The European Union’s Joint Research Center has published four studies showing that some front-of-pack-labeling (FOPL) systems, such as Nutri-Score, might influence consumers to make healthier decisions when shopping for food.
Nutri-Score’s advocates see the publication of these studies, which act as an official update to the scientific position of the European Commission, as an implicit endorsement of the FOPL.
The European Commission remains on pace to name a single mandatory FOPL for the E.U. in the next six months, with Nutri-Score firmly in place as the front runner.See Also:Hundreds of Scientists Support Adoption of Nutri-Score Labeling System
The JRC studies indicated that FOPLs incentivize the food industry to enhance the nutritional quality of their products to improve the products’ scores.
According to the studies, consumers prefer simple, colorful and evaluative FOPLs. In addition, consumers understand less complex labels more easily than more complicated, monochrome and non-evaluative labels.
Other findings show how FOPLs more efficiently inform consumers compared to menu labels, shelf labels, point-of-sale signs, QR codes, website hyperlinks and other external tools that offer access to information.
The JRC studies also highlighted how deeply consumers are influenced by the country of origin of a product. However, when buying groceries, time pressure or the attractiveness of specific products due to advertising or packaging often distracts consumers from investigating the product’s origin.
Consumers also favor products that advertise their low environmental impacts.
“The JRC position seems to specifically counter all major criticism that has been raised against Nutri-Score in the last two years,” Cristina Chirico, the director of the Agriculture is Life Association in Italy and head of the international office of the Confederation of Italian Farmers, told Olive Oil Times.
Nutri-Score is a traffic-light-style FOPL that uses a combination of five coordinated colors and letters to rate how healthy a packaged food item is based on its fat, sugar, salt and calorie content per 100 gram or milliliter serving. The “Green A” indicates the healthiest option, and “Red E” denotes the least healthy.
According to its promoters, Nutri-Score allows consumers to compare food within the same product category.
Most grades of olive oil, including extra virgin olive oil, receive a “Light-green B” from Nutri-Score, the second highest rating. Olive oils previously received a “Yellow C,” but heavy lobbying from across the olive oil world resulted in a tweak in the algorithm to consider the type of fat content. Olive oil is approximately 76 percent monounsaturated fat.
In a presentation of the study results, the JRC said the new findings would help inform the European Commission’s decision on which FOPL will be selected for mandatory adoption across the E.U.
In response to the study, Serge Hercberg, Nutri-Score’s creator, said the FOPL perfectly adhered to all of the JRC’s findings.
According to Hercberg, the findings from the JRC studies further refute the allegations made by lobbyist groups and agricultural associations that argue Nutri-Score is overly simplistic and hurts traditional producers.
The most intense criticisms of Nutri-Score have come from Italy, where the government, farming associations and academics have rebuked the FOPL. The JRC findings also have been met with widespread criticism.See Also:Indian Consumers Reject Nutri-Score and Other Labels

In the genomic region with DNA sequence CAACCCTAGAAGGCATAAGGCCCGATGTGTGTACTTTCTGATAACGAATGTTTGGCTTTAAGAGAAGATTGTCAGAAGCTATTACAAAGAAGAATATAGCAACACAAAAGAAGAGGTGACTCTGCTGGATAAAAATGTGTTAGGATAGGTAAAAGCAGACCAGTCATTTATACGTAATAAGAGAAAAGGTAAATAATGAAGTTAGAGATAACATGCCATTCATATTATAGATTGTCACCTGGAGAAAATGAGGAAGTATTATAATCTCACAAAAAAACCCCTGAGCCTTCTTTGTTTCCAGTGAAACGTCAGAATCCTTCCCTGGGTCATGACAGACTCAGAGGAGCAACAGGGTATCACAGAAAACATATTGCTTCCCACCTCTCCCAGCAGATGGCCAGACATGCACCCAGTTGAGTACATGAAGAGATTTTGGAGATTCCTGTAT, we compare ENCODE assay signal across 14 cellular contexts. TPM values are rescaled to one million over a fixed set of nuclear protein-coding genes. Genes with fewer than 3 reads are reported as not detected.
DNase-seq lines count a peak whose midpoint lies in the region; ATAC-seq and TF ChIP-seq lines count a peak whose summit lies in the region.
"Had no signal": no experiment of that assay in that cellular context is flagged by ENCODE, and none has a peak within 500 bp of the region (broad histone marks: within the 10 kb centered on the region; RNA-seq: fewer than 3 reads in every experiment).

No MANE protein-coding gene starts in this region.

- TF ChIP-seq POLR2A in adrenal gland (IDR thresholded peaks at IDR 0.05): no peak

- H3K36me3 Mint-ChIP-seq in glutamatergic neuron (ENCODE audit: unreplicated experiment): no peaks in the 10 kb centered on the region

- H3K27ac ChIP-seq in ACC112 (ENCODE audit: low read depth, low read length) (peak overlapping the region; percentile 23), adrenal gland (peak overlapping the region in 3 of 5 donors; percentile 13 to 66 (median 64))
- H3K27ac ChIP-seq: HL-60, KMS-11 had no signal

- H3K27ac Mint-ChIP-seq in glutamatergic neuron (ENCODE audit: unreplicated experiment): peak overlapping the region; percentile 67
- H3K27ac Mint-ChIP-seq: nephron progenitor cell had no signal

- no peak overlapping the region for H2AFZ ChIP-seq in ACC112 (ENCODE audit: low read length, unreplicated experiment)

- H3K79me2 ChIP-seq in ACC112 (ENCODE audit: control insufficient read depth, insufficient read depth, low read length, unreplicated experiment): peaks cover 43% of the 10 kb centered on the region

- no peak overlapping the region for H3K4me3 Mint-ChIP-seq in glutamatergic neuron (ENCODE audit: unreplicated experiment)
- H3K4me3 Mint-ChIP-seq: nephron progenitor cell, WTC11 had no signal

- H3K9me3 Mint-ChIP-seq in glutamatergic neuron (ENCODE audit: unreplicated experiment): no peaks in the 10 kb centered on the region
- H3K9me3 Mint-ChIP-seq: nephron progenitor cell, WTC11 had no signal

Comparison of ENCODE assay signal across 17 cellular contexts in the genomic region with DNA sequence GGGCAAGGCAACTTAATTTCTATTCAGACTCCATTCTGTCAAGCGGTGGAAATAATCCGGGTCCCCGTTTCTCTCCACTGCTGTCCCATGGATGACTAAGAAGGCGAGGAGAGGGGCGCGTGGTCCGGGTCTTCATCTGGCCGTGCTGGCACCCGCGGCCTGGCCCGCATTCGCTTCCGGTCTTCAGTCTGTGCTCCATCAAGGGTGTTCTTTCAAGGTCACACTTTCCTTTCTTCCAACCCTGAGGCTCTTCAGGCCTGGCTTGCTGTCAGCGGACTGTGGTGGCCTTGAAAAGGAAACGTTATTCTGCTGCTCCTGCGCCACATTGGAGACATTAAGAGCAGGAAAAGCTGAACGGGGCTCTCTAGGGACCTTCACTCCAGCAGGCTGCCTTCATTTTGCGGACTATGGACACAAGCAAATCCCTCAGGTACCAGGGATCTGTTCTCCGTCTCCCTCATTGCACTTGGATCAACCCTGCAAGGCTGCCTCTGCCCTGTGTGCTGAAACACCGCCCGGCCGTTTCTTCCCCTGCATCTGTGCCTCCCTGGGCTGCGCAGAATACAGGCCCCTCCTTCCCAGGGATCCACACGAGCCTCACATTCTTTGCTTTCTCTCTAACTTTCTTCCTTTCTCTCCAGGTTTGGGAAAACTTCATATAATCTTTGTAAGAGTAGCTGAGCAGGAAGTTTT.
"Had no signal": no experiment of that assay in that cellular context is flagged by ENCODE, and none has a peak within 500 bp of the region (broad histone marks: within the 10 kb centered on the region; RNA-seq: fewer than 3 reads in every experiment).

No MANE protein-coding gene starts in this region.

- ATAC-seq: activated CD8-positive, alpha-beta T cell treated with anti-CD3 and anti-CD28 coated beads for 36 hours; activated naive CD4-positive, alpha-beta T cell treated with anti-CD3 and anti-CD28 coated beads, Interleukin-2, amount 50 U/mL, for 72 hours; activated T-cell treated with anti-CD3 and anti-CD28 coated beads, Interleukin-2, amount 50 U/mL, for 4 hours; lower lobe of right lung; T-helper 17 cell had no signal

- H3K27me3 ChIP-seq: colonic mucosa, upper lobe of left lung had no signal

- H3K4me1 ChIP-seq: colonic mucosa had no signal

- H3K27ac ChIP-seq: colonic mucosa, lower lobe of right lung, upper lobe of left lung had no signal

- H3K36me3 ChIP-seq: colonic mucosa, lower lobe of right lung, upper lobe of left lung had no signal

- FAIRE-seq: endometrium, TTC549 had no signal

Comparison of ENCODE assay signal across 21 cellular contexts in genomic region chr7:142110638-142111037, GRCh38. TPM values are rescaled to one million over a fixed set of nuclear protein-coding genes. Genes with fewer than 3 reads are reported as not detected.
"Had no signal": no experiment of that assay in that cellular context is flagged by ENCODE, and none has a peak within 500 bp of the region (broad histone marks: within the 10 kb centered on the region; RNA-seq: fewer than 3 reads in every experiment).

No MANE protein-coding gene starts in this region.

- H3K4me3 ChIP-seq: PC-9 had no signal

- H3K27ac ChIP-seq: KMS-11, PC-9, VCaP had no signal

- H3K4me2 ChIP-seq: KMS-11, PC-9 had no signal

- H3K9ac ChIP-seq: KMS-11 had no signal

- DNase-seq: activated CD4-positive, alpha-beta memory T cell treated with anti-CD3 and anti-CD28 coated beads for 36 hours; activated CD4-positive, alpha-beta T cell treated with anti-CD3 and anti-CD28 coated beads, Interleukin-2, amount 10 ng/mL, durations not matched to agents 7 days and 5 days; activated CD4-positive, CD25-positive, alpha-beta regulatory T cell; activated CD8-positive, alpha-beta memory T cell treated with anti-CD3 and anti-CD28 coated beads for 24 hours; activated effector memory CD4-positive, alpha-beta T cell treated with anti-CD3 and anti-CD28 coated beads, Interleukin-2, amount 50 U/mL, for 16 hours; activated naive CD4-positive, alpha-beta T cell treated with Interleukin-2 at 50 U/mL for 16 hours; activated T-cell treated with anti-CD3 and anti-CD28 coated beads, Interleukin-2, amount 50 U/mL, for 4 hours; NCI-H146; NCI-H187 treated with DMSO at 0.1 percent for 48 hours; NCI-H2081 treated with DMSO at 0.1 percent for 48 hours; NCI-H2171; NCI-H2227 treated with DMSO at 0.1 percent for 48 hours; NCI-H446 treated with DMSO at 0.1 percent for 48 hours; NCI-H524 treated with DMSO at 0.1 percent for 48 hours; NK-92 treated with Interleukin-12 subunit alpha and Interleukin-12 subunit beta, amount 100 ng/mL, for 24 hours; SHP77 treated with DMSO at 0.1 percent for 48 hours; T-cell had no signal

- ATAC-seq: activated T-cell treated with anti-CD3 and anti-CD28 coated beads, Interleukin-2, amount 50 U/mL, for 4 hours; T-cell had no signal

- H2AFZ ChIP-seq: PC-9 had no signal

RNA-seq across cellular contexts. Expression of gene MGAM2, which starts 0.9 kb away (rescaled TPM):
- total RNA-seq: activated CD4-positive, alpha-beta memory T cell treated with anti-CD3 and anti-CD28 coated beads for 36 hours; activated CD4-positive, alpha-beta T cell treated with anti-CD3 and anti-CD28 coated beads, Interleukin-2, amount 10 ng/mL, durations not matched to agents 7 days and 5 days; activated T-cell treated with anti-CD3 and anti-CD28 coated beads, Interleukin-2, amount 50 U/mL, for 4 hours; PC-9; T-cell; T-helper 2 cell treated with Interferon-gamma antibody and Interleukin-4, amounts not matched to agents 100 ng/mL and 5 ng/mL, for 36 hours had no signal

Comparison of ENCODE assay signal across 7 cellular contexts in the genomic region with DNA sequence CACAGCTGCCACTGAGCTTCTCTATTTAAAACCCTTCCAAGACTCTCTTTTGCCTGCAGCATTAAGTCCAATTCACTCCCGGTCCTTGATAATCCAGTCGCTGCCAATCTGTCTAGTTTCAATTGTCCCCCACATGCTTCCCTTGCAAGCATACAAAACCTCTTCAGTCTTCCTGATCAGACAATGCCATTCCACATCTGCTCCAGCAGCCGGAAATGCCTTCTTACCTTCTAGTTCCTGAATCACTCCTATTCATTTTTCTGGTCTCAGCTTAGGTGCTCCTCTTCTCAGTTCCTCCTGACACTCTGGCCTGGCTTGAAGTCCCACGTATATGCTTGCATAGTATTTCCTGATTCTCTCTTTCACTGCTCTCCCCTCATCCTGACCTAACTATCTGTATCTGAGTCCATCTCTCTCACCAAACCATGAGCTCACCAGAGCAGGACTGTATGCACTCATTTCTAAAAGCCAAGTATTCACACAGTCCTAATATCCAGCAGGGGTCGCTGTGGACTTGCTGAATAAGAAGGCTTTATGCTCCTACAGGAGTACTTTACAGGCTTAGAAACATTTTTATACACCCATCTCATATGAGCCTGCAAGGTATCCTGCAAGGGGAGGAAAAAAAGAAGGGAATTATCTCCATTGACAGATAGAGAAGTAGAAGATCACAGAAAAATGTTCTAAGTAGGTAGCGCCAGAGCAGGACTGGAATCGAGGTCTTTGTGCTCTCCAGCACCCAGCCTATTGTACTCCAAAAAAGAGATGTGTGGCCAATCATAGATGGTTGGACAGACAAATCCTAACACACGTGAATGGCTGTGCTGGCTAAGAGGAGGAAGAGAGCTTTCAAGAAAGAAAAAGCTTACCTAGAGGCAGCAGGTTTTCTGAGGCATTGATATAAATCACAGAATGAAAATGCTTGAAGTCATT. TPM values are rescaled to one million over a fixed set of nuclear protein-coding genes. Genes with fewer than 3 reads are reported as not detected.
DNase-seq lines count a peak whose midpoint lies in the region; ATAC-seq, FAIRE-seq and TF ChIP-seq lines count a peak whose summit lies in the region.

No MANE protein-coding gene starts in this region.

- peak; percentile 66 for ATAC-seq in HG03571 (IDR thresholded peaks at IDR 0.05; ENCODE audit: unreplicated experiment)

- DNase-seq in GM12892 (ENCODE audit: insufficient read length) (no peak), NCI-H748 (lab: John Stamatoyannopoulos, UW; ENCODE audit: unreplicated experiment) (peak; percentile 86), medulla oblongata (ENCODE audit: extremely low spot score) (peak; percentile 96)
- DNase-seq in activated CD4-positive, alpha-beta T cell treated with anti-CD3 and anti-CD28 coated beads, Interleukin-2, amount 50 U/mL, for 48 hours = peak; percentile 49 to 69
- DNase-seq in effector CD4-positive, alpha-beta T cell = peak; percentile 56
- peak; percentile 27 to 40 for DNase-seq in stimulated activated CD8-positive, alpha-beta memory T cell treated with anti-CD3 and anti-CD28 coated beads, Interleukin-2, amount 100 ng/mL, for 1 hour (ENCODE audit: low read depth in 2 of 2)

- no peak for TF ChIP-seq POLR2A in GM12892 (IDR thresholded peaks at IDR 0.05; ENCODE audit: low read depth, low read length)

“Italy has been working as a whole to ditch a labeling system which is believed to be misleading consumers,” Chirico said. “That position does not change. So we will press on with our challenge.”
“We are worried by the timing and the contents of the JRC update and by some criticism to the Italian position, which is not the effect of lobbying; it is a fight for the health and the interests of European consumers and farmers,” she added.
Chirico said associations and stakeholders in Italy would continue to push back against Nutri-Score, which they believe to be a simplistic food rating system.
“Unhealthy eating is the byproduct of abandoning traditional farming models,” she added. “Sustainable farming production is inherently linked to healthy and sustainable consumption.”
Like many others in Italy, she believes authorities must take a more holistic approach to food labeling, citing the pillars of the Mediterranean diet as an example.
“The goal we are all working for is to raise consumers’ awareness about the nutritional qualities of food,” Chirico said. “The difference here is that we consider the effects of a whole diet. We believe an individual’s lifestyle determines their health, not just a single product.”
However, Hercberg said that this type of rhetoric (referring to the general arguments and not the specific one listed above) is made by food lobbies in Italy to defend their economic interests and “flatter culinary nationalism.”
“These pseudo-arguments are, of course, absurd, but they are in line with those conveyed by various political parties in Italy, notably the extreme right and populist parties for electoral reasons,” he added.
Chirico counters that improving healthy eating habits require sustainable agriculture, alleviating food poverty and improving nutrition education, which she maintains that a single food label cannot achieve.
“We cannot accept conditioning the consumer with labels which simply ignore the broader picture of the food system,” she said.
According to European Commission sources, the final decision on whether Nutri-Score will be selected as Europe’s mandatory food label would likely be made public in the first three months of 2023, under the Swedish presidency of the E.U.